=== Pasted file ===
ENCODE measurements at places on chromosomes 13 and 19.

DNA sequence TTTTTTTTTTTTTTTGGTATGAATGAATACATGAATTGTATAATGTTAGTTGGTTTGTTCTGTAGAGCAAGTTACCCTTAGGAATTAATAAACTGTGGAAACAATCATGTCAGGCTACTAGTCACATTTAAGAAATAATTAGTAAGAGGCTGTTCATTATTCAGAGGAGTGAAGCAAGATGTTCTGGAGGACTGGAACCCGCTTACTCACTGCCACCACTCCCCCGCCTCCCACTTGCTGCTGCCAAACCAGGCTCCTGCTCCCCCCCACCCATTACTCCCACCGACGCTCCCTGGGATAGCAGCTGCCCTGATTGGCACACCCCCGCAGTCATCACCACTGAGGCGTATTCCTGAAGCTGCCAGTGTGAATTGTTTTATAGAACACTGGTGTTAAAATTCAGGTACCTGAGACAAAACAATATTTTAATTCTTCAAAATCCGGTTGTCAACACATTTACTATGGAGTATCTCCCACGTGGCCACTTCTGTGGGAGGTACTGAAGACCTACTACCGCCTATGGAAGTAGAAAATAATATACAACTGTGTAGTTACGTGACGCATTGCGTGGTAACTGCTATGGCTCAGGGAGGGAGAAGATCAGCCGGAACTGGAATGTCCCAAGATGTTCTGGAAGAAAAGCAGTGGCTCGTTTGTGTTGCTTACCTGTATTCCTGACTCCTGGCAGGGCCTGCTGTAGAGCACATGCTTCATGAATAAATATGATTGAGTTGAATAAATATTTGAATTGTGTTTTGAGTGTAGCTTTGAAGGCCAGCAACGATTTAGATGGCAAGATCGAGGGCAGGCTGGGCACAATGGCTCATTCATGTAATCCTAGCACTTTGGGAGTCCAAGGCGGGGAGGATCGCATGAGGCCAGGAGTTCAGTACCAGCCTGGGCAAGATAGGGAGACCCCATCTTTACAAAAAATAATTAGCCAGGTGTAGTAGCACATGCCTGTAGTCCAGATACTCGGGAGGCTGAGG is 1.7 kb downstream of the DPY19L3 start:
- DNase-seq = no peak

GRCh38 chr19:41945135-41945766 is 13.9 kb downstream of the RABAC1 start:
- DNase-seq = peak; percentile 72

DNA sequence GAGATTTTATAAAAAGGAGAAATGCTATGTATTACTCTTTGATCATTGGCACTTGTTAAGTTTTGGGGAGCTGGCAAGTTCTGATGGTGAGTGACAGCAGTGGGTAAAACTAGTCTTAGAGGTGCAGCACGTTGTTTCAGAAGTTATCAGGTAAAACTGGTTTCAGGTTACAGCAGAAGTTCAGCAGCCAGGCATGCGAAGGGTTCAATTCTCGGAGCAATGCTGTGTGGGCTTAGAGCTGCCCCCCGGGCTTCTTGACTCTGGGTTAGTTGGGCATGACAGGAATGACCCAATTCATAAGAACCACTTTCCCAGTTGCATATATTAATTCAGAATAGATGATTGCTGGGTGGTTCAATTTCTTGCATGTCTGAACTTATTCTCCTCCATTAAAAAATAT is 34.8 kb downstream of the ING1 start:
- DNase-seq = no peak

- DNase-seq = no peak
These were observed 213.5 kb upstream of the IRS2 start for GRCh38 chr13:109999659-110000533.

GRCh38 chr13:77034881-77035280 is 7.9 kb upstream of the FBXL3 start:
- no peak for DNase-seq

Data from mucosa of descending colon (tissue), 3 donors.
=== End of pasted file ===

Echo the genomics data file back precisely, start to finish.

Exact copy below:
ENCODE measurements at places on chromosomes 13 and 19.

DNA sequence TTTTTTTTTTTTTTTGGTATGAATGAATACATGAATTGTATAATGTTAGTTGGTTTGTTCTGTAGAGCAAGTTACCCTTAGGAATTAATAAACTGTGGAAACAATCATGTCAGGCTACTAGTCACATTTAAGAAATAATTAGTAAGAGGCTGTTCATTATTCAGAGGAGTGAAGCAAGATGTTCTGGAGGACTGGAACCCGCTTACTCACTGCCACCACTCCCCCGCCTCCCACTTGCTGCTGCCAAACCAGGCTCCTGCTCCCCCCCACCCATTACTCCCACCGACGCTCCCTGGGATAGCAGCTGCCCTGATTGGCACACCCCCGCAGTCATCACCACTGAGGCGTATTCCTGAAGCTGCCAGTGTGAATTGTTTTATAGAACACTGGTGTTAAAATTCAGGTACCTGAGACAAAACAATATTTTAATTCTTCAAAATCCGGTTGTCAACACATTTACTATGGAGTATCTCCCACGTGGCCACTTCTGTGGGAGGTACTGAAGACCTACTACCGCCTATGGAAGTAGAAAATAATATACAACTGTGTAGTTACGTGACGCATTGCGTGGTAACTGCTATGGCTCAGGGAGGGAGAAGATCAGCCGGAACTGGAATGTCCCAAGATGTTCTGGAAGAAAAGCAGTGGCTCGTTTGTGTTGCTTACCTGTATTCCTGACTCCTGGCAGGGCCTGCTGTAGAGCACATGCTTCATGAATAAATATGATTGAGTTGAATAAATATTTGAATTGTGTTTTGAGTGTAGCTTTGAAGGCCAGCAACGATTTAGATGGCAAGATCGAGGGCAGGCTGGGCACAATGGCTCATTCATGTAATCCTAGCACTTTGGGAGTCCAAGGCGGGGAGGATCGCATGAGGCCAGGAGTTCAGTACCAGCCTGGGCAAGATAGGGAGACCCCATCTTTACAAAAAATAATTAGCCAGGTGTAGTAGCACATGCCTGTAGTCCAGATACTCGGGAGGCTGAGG is 1.7 kb downstream of the DPY19L3 start:
- DNase-seq = no peak

GRCh38 chr19:41945135-41945766 is 13.9 kb downstream of the RABAC1 start:
- DNase-seq = peak; percentile 72

DNA sequence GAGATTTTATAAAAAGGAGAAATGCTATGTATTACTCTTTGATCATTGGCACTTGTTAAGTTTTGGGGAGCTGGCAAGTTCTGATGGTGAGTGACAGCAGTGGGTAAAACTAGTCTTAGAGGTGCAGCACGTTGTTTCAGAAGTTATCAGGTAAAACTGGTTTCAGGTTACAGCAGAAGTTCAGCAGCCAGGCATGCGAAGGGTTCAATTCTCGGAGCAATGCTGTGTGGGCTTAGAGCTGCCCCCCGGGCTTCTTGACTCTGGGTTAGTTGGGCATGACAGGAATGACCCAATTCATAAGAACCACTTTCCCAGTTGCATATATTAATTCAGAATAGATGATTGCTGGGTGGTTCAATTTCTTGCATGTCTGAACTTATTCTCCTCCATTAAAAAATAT is 34.8 kb downstream of the ING1 start:
- DNase-seq = no peak

- DNase-seq = no peak
These were observed 213.5 kb upstream of the IRS2 start for GRCh38 chr13:109999659-110000533.

GRCh38 chr13:77034881-77035280 is 7.9 kb upstream of the FBXL3 start:
- no peak for DNase-seq

Data from mucosa of descending colon (tissue), 3 donors.